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I have an outdoor electrical outlet that powered my 5th wheel RV trailer. 50 amp style plug. It was installed by a licensed electrical I sold my trailer and want to power a shed. The shed will have a small 25 gallon hot water tank and probably 110 air conditioner along with outlets for tools. Can I run a power cord from a small breaker b and plug int ox

  • What sort of tools are you interested in here? (Woodwoorking, welding/machining, ...?) Also, how big is this shed, in square feet? I take it the RV receptacle is installed in a dedicated, surface-mounted box; if so, what make and model is that box? – ThreePhaseEel Apr 10 at 22:06
  • Also, how attached are you to still having a RV receptacle there? – ThreePhaseEel Apr 10 at 23:24
  • Woodworking tools/small office, bartender sink with hot water, beer fridge, microwave and 110 volt a/c. 12x16 shed on wood runners. – Pixel Brain Apr 12 at 1:39
  • So...are you still attached to having a RV receptacle? How far away is the shed from the house? – ThreePhaseEel Apr 12 at 3:13
  • I no longer need the RV outlet. About 15 feet from the house. – Pixel Brain Apr 12 at 15:28
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A feeder can't be a branch circuit.

However, this would require AHJ approval, but I suppose you could run your underground line to the shed using normal & proper wiring methods, and surface it right next to the RV receptacle. Install an inlet there. Then have a 3 foot long jumper cord that you plug in to the inlet and outlet to feed onward to the shed. Don't even think of doing this until you've talked to the AHJ and gotten a general sense of whether they'll approve it.

I would more expect the AHJ to ask "how much harder would it be to simply continue the line on to the panel and do it properly?" You'd want to have a pretty good answer for that.

A more viable option would be to remove the RV receptacle altogether, extend off that junction box the feeder to the shed, converting the branch circuit to a feeder. Then from a subpanel in the shed, install the 50A RV receptacle. If this is wired with #6Cu or #4Al, once it's hardwired you can bump the breaker to 60A, or even 70A if it's THWN-in-conduit.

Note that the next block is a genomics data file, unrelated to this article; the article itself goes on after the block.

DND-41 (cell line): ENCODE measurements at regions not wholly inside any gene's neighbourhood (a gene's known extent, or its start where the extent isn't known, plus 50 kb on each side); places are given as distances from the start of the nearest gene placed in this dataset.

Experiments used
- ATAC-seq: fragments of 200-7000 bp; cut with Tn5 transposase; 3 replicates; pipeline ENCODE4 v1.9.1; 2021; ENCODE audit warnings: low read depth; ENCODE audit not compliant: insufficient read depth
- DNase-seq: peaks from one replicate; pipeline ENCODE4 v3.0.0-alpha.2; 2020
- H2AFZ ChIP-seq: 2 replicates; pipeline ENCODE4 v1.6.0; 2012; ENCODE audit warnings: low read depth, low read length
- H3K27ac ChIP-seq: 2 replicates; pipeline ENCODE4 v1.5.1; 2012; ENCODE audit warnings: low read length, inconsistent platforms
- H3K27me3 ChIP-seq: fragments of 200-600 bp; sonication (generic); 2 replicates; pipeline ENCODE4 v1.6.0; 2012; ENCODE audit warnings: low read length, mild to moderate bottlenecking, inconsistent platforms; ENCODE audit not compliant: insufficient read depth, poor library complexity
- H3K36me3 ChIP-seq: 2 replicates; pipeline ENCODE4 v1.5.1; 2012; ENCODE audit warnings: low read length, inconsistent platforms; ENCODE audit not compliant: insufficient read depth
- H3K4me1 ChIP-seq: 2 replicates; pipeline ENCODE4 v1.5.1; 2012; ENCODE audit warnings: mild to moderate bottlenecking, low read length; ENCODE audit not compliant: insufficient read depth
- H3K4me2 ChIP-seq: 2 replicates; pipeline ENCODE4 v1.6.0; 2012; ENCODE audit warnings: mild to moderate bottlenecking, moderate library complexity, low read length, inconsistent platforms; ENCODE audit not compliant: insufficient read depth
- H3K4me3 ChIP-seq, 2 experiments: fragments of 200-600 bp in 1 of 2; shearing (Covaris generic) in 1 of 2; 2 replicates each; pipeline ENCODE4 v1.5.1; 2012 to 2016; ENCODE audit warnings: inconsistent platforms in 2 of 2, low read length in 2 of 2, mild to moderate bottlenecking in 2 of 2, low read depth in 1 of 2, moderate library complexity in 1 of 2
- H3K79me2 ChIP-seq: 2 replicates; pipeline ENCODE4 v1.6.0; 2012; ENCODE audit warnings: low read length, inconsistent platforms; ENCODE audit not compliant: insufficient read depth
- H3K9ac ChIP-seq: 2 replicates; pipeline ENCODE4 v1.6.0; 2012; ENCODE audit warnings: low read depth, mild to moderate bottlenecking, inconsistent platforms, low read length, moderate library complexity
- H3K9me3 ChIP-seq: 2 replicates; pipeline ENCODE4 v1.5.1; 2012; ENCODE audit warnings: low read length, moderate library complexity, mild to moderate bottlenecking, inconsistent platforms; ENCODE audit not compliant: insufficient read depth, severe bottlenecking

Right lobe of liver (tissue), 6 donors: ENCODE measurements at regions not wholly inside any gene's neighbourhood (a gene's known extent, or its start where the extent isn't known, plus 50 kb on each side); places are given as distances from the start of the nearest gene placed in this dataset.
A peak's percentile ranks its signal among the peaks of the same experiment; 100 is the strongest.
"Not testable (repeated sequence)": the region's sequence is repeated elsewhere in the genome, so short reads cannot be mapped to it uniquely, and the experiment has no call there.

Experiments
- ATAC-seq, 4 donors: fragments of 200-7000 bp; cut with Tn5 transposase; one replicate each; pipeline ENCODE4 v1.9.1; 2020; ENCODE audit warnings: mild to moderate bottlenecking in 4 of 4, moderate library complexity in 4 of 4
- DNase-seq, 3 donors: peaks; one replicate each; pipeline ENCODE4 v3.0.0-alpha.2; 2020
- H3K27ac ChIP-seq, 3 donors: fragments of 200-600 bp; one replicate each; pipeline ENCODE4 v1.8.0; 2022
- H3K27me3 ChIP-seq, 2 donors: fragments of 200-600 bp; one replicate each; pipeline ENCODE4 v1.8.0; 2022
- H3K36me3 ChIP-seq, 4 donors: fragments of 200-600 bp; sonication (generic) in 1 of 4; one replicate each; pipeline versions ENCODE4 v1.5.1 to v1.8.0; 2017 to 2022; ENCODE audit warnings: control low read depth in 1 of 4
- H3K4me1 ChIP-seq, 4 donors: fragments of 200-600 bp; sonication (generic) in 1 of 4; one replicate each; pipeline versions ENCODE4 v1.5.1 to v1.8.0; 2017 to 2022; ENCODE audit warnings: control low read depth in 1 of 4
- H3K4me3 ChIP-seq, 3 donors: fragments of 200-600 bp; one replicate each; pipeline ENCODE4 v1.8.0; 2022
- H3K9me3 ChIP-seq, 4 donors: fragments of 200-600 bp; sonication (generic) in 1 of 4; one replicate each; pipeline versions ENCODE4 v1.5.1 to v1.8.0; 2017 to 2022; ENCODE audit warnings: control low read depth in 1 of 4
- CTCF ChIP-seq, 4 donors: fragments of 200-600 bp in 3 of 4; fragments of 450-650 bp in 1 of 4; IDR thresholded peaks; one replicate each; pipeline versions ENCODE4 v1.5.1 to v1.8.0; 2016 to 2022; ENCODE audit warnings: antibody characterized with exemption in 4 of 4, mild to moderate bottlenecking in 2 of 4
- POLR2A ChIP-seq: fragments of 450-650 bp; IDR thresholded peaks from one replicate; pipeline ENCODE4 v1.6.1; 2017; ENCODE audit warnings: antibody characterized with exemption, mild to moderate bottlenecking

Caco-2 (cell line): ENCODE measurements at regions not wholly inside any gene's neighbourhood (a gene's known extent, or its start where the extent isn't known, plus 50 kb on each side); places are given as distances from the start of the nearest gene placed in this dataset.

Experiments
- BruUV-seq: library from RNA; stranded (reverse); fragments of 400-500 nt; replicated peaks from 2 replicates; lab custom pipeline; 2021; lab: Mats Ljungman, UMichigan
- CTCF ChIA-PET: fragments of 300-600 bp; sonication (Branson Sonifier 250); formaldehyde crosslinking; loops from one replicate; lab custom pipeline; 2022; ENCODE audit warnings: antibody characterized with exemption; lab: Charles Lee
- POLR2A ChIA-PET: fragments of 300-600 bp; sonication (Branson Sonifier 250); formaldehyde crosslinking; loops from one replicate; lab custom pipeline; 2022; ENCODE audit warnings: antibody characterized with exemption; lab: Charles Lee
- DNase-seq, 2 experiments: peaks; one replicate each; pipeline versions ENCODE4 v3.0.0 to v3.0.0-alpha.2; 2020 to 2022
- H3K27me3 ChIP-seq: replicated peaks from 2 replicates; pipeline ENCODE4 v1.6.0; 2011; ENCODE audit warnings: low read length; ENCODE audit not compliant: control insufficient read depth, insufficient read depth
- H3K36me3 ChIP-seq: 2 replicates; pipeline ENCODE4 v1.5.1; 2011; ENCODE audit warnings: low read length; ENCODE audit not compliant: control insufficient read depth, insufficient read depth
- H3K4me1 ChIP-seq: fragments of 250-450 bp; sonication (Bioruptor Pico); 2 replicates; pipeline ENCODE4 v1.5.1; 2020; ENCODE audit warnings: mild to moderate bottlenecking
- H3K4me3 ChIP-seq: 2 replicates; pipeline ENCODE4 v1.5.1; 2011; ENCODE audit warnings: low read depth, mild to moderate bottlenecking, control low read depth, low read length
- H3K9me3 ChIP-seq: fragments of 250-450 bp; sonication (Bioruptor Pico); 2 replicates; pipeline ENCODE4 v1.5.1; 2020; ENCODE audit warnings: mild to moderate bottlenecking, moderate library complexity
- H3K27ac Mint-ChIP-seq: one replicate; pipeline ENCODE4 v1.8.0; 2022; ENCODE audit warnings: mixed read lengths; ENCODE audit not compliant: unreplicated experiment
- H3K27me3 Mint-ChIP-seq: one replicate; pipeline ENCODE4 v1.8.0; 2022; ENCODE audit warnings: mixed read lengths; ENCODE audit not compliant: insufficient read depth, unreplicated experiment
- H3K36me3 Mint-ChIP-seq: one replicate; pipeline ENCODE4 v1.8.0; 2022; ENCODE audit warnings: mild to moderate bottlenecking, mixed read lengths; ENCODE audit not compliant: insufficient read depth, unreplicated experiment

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  • This. Code requires a subpanel on a detached structure to be wired differently than an outlet would be. Your RV socket might already be on a sub panel, which may make it further complicated. The biggest and most consistent issue is grounding and neutrals, so code enforcement is the way to ask. – J.Hirsch Apr 11 at 11:54
  • I had my main house panel upgraded to a 200 amp service, some recess lighting done and the RV outlet all at the same time. The RV outlet is wired into my new 200 amp panel as the label was added to the two circuit breakers. Could I replace the outlet with a disconnect box and from there run underground up too a panel in the shed? – Pixel Brain Apr 12 at 2:02
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Can you? or Should you? You could, but it probably wouldn't code compliant or safe. If you have 4 wire service (2 hots, neutral & Ground) to the existing outlet I would suggest installing a small sub-panel in the shed and hardwiring it. You'll need to leave the junction box and connections permanently accessable and drive ground rods for the sub-panel, but that would give you the most flexibility in the future.

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